Joyce Manor – ’40 oz. to Fresno’

By Alex Sarychkin

In the age of the sprawling double album, stretched out to boost streaming numbers, followed up by a ‘Deluxe’ that tacks on a few extra loosies that likely should never have left the cutting room floor, it’s a breath of fresh air listening to the excellent new Joyce Manor album that clocks in at a perfect 19 minutes. ’40 oz. to Fresno’ arrives, beats you over the head with infectious melody, visceral guitars and perfectly executed transitions, barely gives you a second to breath and then departs, leaving you dazed but ready to start the whole thing over again. It’s a darker follow-up to 2018’s ‘Million Dollars to Kill Me’, though not so dark as to sway too far from the tried and tested Joyce Manor sound.

’40 oz. to Fresno’ opens with ‘Souvenir’. Driven by a mesmeric synth linen, lead-singer Barry Johnson showcases his vocal range, reminding us that his ‘obsession’ is ‘not important now’. And yet that is always what has drawn fans to Joyce Manor – an obsession with creating pop-punk that looks backwards as well as forwards. ‘Souvenir’ is every bit Motion City Soundtrack as it is Jawbreaker – the perfect conflation of the novel and the familiar. At three minutes, it’s the record’s longest track and yet it seems to skip by before ending abruptly. This is well trodden territory for the band who are reluctant to outstay their welcome and yet leave fans wishing that their songs were around that little bit longer.

On album standout ‘NBTSA’, this feeling couldn’t be more apparent. It’s a one-two punch, there one second and then gone the next. We never do find out the secret that means Johnson will ‘…never be the same again.’ He keeps us guessing, wondering, pondering for just over a minute and then we’re returned to the dark. In the 1970s, The Ramones were infamous for their ‘40 songs in 30 minutes’. It’s fair to say that at their current level, Joyce Manor could push that to fifty or sixty.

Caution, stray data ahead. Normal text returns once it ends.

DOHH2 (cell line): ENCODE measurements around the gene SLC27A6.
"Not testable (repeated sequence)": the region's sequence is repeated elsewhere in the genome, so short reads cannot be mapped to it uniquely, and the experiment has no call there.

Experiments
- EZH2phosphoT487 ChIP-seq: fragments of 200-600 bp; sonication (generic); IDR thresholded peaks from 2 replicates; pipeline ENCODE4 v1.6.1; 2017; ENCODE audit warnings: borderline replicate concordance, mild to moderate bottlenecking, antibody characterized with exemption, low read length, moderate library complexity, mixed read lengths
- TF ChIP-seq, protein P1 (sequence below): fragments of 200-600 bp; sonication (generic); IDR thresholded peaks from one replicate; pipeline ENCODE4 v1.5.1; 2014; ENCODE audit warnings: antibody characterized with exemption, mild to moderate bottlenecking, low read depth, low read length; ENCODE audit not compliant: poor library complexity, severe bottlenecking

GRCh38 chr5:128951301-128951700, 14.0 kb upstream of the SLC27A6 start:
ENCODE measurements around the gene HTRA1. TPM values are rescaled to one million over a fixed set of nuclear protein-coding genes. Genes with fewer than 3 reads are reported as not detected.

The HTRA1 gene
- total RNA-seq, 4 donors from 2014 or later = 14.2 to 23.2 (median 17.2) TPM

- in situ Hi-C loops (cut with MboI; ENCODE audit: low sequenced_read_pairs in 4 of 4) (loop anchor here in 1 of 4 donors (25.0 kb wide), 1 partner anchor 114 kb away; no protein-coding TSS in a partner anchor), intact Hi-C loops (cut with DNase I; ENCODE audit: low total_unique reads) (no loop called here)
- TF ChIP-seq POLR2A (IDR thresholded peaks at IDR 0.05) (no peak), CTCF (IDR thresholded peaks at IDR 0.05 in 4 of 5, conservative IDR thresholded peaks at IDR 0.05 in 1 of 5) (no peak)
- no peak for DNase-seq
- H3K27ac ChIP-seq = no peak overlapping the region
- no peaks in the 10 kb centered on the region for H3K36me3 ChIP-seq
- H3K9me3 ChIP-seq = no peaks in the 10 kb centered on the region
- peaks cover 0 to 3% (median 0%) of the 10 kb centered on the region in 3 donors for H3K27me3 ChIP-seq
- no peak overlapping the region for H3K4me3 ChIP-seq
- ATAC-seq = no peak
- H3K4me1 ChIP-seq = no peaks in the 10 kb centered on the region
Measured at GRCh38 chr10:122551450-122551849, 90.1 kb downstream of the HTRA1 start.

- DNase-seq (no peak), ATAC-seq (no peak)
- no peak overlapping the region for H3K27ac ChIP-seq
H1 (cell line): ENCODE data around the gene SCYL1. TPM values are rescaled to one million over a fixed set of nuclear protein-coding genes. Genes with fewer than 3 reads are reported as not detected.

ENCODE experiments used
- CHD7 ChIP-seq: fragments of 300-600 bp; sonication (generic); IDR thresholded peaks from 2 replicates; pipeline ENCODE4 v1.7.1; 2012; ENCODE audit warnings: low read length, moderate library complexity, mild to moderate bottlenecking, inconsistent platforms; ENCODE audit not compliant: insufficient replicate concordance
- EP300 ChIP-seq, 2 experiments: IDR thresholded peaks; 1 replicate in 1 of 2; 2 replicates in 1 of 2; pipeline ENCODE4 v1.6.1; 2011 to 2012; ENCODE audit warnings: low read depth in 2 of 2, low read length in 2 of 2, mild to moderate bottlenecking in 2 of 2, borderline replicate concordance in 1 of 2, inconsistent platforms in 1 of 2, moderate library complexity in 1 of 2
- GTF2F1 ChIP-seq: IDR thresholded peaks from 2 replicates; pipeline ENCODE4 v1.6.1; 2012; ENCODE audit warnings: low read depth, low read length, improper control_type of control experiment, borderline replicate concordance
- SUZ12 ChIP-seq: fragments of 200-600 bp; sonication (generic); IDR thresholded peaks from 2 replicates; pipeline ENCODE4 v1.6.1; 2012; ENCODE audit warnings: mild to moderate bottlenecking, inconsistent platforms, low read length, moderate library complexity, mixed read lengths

As we slip into ‘Reason to Believe’, we start to see the influence of Tony Thaxton, of Motion City Soundtrack fame, who sits behind the kit on the album. After the chaos of ‘NBTSA’, this is a moment of space, with jangling guitars that float across the mix. In the background, choral vocals provide ambience and we see that deep down, Joyce Manor really are after the ‘perfect’ pop song. On ‘You’re Not Famous Anymore’, we hear the story of the downfall of a ‘child star’, who ends up working in a ‘grocery store’. Perhaps this is a common occurrence in their hometown of California, but the jibes seem somewhat cold, and it’s a rare moment of malice on a record that otherwise celebrates difference. A song of observation is followed quickly by one of introspection. ‘Don’t Try’ explores the feelings of distance that all of us feel, even when we’re near to those that we care for. In a middle eight that bounces quickly back into the chorus, Johnson refuses to make us wait for the pay off. ‘I missed you so much today,’ he sings.

The final third of ’40 oz. to Fresno’ begins with what is sure to soon be a fan favourite. ‘Gotta Let It Go’ once more tackles self-doubt with a riff that’ll leave guitarists everywhere wondering why they didn’t come up with something so simple yet so hard-hitting. The half-time bounce is a welcome change in direction, providing a sense of contrast to the record’s faster numbers. On ‘Dance With Me’, the band take a leaf out of the Johnny Marr school of jangling indie-rock; with the absurd imagery of bunnies in baskets, it feels like a fever dream. Great songwriters take risks. They don’t take themselves too seriously. Joyce Manor have always had that playful streak – it’s part of what makes them so endearing.

Concluding tracks ‘Did You Ever Know’ and ‘Secret Sisters’ take listeners to well trodden territory – heartfelt numbers about leaving nothing behind and not feeling the same way you used to. They are feelings we can all relate to and Joyce Manor are masters at opening the window to sing to the world. The universal themes on ’40 oz. to Fresno’ make it easy for any listener to relate to, and this is part of their exceptional charm. It’s a record of joy and pain which, like the songs themselves, are often short-lived but endlessly repeatable.


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